This research was carried out in conjunction with EPIC4 (Enhanced Production in Coho: Culture, Community, Catch), a project supported in part by Duke University, Vancouver Island University, the University of Victoria and the government of Canada through Genome Canada, Genome British Columbia, and Genome Quebec.

Conflict of Interest

The authors declare that the research was conducted in the absence of any commercial or financial relationships that could be construed as a potential conflict of interest.

Acknowledgments

We acknowledge the contribution of Terry Dorward, Saya Masso, Andrew Jackson, and others at Tla-o-qui-aht First Nations for their guidance in this research and in reviewing this text for accuracy. We extend gratitude to Tla-o-qui-aht First Nations, T’aaq-wiihak, and Ha’oom Fishing Society for their direction and support in this research. We acknowledge that several individuals beyond the listed authors have been instrumental in the writing of this article and are proponents of its publication, but have chosen for their own reasons to not be listed as individual authors.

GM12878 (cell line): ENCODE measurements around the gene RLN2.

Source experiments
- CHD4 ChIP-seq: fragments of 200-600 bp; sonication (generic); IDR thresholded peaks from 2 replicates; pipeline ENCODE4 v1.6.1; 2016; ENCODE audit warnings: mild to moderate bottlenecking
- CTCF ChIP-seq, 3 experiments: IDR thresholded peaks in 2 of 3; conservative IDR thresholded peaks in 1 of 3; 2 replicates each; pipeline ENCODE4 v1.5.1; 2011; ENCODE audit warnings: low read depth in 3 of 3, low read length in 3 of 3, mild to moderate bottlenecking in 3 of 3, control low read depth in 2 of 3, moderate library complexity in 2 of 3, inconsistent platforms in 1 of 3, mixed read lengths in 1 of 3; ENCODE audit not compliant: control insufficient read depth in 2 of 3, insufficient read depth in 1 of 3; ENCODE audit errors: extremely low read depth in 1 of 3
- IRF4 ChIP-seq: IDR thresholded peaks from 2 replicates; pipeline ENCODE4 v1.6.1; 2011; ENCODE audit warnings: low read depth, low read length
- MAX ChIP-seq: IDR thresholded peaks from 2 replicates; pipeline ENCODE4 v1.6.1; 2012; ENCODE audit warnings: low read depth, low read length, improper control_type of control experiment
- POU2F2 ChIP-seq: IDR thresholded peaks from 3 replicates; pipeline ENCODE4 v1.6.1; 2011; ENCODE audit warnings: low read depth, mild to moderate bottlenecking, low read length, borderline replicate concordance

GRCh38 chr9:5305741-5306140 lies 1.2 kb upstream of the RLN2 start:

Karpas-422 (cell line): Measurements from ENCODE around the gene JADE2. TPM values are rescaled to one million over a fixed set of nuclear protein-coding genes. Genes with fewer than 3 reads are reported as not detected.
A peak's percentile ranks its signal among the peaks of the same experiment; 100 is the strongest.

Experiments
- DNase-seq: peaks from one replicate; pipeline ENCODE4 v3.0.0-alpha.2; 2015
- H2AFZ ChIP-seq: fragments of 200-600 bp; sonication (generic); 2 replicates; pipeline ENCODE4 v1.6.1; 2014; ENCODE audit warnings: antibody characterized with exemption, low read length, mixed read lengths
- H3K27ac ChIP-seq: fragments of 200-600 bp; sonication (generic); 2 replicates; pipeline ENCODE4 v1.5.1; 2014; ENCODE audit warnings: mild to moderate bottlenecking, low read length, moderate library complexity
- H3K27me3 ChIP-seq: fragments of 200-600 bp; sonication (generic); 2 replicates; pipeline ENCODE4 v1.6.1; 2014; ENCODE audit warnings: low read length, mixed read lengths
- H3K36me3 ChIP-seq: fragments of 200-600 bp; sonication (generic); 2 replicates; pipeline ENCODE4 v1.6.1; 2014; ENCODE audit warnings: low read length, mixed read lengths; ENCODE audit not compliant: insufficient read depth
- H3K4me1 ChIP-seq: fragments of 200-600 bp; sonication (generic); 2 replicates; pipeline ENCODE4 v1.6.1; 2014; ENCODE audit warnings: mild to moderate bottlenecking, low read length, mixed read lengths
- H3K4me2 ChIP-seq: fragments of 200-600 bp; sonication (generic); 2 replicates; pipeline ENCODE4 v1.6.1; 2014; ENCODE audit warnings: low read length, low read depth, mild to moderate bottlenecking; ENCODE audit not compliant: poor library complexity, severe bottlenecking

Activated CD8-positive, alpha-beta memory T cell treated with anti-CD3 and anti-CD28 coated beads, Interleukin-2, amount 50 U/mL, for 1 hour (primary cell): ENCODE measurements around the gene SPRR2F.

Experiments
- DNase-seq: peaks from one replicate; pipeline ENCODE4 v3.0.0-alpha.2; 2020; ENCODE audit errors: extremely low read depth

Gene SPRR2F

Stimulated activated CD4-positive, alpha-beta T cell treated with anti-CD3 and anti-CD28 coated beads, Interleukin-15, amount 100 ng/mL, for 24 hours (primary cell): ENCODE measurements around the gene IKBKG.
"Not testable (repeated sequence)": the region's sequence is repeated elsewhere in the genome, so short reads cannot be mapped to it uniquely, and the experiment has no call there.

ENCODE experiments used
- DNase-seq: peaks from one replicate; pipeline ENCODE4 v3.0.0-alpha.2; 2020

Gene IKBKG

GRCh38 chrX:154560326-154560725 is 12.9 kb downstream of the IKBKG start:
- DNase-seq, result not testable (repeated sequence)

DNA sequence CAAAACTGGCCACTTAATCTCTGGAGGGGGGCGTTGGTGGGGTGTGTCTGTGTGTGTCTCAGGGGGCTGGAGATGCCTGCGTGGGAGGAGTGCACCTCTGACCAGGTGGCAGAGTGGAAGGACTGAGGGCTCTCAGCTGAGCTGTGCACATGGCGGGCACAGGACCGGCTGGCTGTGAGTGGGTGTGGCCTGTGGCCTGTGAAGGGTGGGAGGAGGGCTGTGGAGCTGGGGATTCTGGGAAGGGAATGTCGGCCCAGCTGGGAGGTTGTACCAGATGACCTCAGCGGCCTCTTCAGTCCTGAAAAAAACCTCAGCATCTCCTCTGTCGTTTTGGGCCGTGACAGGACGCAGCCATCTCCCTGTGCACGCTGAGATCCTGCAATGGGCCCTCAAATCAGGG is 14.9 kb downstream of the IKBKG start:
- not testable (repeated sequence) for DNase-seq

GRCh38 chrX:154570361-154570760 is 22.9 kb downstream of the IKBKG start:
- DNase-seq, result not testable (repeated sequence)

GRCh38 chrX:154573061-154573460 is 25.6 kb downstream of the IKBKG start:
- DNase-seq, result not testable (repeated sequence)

Footnotes

  1. ^ EPIC4 (Enhanced Production in Coho: Culture, Community, Catch) is an ongoing research project, funded from outside of the Tla-o-qui-aht community, seeking to address challenges in coho salmon conservation and management through genomics. This paper does not explicitly consider genomics. It is part of one section of EPIC4 focused on First Nations’ knowledge mobilization and project impacts to community well-being.
  2. ^ The WCVI Salmon Roundtables are bi-annual meetings between First Nations, commercial and recreational fishers, DFO, and other stakeholders to address salmon research, restoration, enhancement, and harvest planning efforts through co-management processes. Meetings are coordinated and moderated by West Coast Aquatic.
  3. ^ TFN refers to FSC fisheries as “home” fisheries.